United States District Court, S.D. Indiana, Indianapolis Division
ANTHONY MIMMS, M.D., and MIMMS FUNCTIONAL REHABILITATION, P.C., Plaintiffs,
CVS PHARMACY, INC., a Rhode Island corporation, Defendant. INDIANA ATTORNEY GENERAL, Medicaid Fraud Control Unit, Interested Parties.
ENTRY ON MOTION FOR PARTIAL RECONSIDERATION
WALTON PRATT, JUDGE
matter is before the Court on a Motion for Reconsideration of
Order on Parties' Motions for Summary Judgment
(“Motion for Partial Reconsideration”) (Filing
No. 150), filed pursuant to Federal Rule of Civil Procedure
59(e) by Defendant CVS Pharmacy, Inc. (“CVS”). On
May 20, 2015, Plaintiff Anthony Mimms (“Dr.
Mimms”) filed a Complaint alleging defamation, tortious
interference with contractual relationships and tortious
interference with business relationships. (Filing No. 1-2 at
7-13.) On January 3, 2017, following cross-motions for
summary judgment, the Court granted in part and denied in
part CVS's Motion for Summary Judgment, and granted in
part and denied in part Dr. Mimms' Motion for Partial
Summary Judgment (“Order”). (Filing No. 143.)
Thereafter, on January 24, 2017, CVS filed this Motion for
Partial Reconsideration, asserting the Court erred in
applying incorrect legal standards. (Filing No. 150.)
Thereafter, CVS filed a Request for Summary Ruling on its
Motion for Partial Reconsideration of the Court's Order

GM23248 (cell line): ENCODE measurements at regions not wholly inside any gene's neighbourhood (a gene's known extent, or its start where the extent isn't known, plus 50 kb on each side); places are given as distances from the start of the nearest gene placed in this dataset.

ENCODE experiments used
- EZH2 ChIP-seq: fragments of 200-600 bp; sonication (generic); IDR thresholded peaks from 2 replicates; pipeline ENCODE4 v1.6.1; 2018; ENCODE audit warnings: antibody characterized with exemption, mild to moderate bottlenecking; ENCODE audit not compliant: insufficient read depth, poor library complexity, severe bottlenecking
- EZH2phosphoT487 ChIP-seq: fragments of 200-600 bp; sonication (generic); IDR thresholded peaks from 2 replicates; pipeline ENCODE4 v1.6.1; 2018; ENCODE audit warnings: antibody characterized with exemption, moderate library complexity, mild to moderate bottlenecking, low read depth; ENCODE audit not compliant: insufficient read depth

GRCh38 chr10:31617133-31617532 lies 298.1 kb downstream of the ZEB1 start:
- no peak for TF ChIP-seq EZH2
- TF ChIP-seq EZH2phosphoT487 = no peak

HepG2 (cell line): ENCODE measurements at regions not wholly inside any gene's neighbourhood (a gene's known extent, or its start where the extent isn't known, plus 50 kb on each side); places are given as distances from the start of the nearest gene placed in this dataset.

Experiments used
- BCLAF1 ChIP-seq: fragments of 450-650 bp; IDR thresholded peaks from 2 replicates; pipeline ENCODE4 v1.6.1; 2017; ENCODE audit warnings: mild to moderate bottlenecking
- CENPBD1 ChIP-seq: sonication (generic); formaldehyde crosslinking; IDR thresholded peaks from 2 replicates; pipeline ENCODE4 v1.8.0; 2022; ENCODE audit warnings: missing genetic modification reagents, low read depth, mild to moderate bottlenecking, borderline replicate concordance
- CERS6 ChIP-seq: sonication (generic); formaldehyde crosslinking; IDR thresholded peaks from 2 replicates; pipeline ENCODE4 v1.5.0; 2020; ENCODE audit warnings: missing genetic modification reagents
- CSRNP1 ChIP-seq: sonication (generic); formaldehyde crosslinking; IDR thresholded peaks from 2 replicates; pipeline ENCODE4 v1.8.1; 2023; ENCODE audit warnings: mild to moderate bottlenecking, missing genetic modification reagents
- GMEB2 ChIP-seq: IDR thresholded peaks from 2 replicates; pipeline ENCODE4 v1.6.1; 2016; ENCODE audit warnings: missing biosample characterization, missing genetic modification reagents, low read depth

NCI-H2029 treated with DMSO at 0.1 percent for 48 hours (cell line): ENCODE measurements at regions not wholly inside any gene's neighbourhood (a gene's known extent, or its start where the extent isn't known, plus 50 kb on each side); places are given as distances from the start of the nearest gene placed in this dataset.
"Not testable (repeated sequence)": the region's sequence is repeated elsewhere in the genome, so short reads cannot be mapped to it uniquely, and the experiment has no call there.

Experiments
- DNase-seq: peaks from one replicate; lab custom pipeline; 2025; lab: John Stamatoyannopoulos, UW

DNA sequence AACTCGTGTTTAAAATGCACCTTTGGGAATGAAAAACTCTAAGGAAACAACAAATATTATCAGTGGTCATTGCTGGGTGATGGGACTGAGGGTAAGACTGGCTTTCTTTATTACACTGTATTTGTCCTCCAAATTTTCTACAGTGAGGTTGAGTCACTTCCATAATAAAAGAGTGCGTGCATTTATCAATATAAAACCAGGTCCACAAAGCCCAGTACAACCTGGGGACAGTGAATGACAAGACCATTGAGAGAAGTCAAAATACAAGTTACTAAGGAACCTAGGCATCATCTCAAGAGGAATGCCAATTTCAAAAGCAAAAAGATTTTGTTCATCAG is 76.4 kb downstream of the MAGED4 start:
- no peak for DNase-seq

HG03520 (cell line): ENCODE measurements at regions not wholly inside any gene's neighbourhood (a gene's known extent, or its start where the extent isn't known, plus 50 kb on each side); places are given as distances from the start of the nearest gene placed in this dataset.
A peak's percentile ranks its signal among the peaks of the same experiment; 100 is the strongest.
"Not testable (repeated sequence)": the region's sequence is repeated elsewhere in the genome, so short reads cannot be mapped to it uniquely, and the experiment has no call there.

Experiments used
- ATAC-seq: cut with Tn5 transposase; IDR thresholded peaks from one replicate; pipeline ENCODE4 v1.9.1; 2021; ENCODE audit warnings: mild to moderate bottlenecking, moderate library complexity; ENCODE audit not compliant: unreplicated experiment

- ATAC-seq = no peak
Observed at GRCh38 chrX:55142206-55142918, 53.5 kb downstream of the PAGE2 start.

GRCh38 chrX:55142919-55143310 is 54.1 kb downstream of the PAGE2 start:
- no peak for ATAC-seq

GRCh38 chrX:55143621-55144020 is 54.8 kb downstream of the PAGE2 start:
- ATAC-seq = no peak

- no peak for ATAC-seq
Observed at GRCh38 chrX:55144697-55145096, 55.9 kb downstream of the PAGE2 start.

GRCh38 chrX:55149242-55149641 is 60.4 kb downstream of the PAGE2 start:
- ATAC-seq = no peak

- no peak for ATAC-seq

on the Parties' Motions for Summary Judgment (Filing No.
157), noting that Dr. Mimms did not respond to CVS's
Motion. For the following reasons, the Court grants CVS's
Motion for Summary Ruling and grants in part and denies in
part CVS's Motion for Partial Reconsideration.
dispute in this matter surrounds Dr. Mimms' claims that
CVS employees at numerous Indiana locations uttered false and
defamatory statements to his patients, causing him to suffer
embarrassment, damage to himself and his practice, and loss
of clients from his pain management practice. The facts of
this case are set forth in detail in the Entry on Pending
Motions (Filing No. 143) and will therefore only be
summarized as needed in this Entry.
20, 2015, Dr. Mimms filed this action against CVS in Marion
Superior Court on behalf of himself and Mimms Functional
Rehabilitation, P.C. (“MFR”), asserting
defamation, tortious interference with contractual
relationships, and tortious interference with a business
relationship. (Filing No. 1-2.) On June 19, 2015, CVS removed
the case to federal court. CVS disputes that its employees
made any actionable defamatory statements, and contends that
if the employees did make defamatory statements, they are
protected by qualified privilege.
parties moved for summary judgment and, on January 3, 2017,
the Court granted in part and denied in part CVS's Motion
for Summary Judgment and granted in part and denied in part
Dr. Mimms' Motion for Partial Summary Judgment. (Filing
No. 143.) CVS's Motion for Summary Judgment was granted
with respect to MFR's defamation claim. Id. at
10-11. With respect to Dr. Mimms' defamation claims, the
Court specifically concluded, among other things, the
statement to David Seeman that “Dr. Mimms' license
has been suspended or revoked” was defamatory per
se. In addition, the Court found that the statements to
Jerame Smith, Judith Mason, Cynthia Miller, and William
Miller that “Dr. Mimms is under DEA investigation,